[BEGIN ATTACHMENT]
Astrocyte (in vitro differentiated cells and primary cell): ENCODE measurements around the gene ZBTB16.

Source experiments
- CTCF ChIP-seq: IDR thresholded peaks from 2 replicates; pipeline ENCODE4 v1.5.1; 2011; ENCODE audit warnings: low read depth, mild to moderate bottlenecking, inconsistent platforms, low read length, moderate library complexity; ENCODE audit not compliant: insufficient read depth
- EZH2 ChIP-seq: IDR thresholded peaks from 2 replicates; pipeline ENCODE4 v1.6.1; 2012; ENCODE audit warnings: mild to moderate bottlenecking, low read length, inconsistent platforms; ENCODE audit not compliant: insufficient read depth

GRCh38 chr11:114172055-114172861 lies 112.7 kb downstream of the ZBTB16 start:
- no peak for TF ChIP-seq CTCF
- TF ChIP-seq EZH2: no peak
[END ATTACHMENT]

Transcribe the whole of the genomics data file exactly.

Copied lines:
Astrocyte (in vitro differentiated cells and primary cell): ENCODE measurements around the gene ZBTB16.

Source experiments
- CTCF ChIP-seq: IDR thresholded peaks from 2 replicates; pipeline ENCODE4 v1.5.1; 2011; ENCODE audit warnings: low read depth, mild to moderate bottlenecking, inconsistent platforms, low read length, moderate library complexity; ENCODE audit not compliant: insufficient read depth
- EZH2 ChIP-seq: IDR thresholded peaks from 2 replicates; pipeline ENCODE4 v1.6.1; 2012; ENCODE audit warnings: mild to moderate bottlenecking, low read length, inconsistent platforms; ENCODE audit not compliant: insufficient read depth

GRCh38 chr11:114172055-114172861 lies 112.7 kb downstream of the ZBTB16 start:
- no peak for TF ChIP-seq CTCF
- TF ChIP-seq EZH2: no peak